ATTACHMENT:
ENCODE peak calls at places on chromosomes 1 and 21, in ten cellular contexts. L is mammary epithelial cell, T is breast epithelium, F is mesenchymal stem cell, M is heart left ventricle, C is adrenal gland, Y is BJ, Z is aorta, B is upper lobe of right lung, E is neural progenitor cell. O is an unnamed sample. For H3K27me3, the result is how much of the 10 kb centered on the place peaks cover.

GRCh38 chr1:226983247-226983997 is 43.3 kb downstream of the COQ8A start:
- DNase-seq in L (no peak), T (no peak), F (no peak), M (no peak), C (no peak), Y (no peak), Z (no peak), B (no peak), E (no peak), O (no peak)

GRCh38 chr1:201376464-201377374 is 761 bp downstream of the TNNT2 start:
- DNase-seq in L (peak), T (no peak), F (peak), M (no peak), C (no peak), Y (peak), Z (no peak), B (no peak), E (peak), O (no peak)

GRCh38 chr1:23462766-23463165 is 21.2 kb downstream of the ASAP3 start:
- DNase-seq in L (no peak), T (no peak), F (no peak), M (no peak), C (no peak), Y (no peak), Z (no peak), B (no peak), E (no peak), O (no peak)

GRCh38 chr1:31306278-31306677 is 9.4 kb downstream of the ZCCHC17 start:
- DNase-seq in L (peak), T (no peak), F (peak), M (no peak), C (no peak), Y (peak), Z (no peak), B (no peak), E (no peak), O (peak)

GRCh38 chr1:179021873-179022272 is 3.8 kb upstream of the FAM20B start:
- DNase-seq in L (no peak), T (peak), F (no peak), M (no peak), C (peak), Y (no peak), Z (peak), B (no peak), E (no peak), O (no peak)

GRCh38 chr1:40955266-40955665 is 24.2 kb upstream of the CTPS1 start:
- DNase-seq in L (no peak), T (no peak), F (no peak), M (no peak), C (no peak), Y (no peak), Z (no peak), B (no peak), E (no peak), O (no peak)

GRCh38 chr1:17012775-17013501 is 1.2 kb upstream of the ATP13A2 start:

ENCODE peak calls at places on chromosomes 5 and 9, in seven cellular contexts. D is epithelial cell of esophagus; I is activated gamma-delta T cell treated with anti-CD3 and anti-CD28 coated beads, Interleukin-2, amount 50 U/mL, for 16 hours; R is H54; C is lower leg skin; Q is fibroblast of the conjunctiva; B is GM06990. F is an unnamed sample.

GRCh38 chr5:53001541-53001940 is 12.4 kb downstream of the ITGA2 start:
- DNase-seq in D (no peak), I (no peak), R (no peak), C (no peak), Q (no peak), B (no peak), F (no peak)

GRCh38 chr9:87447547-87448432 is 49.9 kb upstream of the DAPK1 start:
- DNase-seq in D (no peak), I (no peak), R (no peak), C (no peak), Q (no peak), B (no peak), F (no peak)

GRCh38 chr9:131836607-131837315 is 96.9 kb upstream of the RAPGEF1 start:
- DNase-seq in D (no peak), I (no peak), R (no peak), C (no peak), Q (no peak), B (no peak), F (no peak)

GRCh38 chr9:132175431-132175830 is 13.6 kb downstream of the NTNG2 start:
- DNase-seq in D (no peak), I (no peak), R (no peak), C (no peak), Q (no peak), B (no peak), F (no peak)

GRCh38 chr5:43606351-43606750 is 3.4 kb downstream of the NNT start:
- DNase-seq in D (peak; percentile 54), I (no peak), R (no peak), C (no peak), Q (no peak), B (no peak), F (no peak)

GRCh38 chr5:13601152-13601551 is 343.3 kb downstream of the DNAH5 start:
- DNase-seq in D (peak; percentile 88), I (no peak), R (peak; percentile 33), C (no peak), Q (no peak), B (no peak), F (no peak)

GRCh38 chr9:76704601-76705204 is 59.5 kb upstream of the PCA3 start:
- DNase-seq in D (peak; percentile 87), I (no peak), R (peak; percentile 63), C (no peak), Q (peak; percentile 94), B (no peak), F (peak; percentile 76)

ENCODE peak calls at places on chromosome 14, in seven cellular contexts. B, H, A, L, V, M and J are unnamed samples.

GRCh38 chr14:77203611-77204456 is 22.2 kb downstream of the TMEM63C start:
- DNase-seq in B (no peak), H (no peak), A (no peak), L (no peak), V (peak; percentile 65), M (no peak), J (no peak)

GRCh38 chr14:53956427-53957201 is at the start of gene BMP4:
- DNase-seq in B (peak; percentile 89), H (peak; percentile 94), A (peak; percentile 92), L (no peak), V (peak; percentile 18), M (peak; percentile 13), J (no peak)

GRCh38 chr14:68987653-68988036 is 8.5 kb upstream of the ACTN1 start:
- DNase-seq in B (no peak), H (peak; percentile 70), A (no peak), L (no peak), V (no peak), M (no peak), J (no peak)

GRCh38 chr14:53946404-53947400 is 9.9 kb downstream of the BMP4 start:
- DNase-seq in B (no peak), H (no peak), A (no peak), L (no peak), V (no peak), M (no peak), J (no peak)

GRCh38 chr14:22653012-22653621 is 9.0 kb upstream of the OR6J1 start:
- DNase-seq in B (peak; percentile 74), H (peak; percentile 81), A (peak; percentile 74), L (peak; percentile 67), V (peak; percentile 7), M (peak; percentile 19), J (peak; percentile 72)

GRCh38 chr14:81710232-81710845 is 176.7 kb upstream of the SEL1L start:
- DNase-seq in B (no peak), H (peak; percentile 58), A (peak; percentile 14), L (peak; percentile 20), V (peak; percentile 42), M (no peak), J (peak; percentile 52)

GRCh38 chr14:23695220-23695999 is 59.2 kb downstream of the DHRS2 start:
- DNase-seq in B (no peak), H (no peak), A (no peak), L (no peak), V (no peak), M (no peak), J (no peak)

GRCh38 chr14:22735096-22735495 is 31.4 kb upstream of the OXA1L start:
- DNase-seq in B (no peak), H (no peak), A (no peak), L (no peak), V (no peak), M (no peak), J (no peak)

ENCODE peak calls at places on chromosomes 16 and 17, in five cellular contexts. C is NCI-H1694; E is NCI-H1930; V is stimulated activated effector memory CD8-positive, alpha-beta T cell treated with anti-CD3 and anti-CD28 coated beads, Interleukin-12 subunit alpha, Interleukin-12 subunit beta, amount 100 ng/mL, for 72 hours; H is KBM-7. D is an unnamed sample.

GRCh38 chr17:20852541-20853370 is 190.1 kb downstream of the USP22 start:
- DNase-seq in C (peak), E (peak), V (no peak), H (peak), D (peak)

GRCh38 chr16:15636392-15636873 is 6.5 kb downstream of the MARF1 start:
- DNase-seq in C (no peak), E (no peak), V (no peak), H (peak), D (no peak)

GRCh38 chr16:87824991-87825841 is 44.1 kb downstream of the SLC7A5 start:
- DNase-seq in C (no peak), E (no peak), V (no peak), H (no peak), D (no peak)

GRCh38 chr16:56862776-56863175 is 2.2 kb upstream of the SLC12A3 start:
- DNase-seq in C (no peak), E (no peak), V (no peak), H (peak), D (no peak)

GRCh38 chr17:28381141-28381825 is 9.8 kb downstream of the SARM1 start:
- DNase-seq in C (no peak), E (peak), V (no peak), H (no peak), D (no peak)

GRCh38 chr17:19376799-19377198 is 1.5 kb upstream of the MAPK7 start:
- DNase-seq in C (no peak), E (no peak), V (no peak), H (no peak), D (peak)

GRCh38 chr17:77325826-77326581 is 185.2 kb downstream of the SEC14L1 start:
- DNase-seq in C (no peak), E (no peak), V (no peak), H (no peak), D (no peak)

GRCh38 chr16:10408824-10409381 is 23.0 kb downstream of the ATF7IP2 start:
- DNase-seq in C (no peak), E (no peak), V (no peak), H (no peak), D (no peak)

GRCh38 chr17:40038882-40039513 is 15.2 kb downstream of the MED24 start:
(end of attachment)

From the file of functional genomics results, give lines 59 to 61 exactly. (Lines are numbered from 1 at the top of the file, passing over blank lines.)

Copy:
- DNase-seq in C (no peak), E (no peak), V (no peak), H (no peak), D (peak)

GRCh38 chr17:77325826-77326581 is 185.2 kb downstream of the SEC14L1 start:
- DNase-seq in C (no peak), E (no peak), V (no peak), H (no peak), D (no peak)